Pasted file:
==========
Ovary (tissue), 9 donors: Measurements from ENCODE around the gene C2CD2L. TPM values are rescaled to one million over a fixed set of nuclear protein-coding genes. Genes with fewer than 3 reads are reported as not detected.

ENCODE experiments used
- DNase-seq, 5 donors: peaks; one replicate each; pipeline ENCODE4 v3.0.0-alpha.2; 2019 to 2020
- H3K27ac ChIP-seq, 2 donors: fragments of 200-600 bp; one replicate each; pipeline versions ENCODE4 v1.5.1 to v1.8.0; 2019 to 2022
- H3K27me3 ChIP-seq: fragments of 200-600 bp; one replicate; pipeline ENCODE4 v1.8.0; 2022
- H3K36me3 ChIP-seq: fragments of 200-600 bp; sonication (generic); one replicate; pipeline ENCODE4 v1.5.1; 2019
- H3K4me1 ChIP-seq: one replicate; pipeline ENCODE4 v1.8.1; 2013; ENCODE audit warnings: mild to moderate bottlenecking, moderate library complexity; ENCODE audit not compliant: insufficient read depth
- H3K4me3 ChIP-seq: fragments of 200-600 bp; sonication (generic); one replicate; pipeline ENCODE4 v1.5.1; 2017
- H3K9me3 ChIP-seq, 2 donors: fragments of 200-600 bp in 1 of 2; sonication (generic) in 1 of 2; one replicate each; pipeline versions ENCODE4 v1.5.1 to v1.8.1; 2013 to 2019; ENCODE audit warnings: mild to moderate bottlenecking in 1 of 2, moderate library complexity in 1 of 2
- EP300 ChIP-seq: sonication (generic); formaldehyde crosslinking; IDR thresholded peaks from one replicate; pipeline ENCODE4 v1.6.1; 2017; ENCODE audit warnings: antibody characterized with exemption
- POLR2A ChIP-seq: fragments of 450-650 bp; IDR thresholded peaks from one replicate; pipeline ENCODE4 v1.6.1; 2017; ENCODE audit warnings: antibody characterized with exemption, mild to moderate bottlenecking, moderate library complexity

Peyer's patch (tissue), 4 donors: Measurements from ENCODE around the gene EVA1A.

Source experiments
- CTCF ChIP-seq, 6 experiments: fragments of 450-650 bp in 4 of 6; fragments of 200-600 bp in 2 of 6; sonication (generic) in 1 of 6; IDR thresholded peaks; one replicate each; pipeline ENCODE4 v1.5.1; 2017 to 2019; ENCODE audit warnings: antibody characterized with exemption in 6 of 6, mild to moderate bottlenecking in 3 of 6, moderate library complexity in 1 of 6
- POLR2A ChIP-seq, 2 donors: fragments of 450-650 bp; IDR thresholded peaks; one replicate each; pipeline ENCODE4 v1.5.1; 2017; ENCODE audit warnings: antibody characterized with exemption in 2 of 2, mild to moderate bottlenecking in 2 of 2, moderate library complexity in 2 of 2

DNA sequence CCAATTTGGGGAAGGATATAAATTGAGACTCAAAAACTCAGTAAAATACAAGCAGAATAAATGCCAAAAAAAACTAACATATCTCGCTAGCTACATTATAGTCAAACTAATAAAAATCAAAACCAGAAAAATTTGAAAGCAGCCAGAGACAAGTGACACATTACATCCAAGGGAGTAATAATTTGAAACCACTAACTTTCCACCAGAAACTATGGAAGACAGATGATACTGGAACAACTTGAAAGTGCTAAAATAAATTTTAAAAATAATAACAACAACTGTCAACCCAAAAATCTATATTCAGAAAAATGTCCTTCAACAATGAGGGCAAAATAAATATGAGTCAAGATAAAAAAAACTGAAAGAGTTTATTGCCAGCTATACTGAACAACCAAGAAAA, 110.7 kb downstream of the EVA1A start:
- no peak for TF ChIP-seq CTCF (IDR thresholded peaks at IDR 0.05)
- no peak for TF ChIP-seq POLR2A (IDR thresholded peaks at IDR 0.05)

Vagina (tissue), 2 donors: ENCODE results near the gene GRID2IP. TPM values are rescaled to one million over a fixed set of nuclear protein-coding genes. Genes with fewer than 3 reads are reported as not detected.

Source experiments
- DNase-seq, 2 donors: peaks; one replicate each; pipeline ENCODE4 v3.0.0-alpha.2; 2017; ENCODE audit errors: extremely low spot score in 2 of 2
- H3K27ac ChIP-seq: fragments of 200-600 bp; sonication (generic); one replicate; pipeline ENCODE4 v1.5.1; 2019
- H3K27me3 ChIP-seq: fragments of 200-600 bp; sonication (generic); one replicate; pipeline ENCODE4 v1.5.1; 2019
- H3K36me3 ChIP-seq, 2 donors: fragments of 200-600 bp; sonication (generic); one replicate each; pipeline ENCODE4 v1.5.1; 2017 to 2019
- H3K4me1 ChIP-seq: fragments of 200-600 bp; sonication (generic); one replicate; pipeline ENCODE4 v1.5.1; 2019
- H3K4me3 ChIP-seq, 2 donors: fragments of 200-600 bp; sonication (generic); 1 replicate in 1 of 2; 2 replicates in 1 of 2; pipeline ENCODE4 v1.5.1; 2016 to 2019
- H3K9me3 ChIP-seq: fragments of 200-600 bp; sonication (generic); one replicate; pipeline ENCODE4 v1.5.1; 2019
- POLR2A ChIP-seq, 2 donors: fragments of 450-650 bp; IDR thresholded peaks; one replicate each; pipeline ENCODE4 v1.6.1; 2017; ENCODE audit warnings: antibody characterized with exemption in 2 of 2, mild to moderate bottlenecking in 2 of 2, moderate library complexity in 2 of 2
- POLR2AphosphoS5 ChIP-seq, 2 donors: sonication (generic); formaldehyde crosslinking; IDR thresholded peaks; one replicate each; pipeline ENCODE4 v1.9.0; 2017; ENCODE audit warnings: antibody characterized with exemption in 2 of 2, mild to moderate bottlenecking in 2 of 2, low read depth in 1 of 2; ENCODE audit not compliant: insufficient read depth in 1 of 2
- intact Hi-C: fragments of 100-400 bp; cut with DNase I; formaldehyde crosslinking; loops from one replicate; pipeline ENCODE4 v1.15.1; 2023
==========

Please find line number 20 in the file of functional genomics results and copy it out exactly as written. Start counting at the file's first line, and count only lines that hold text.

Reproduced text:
Source experiments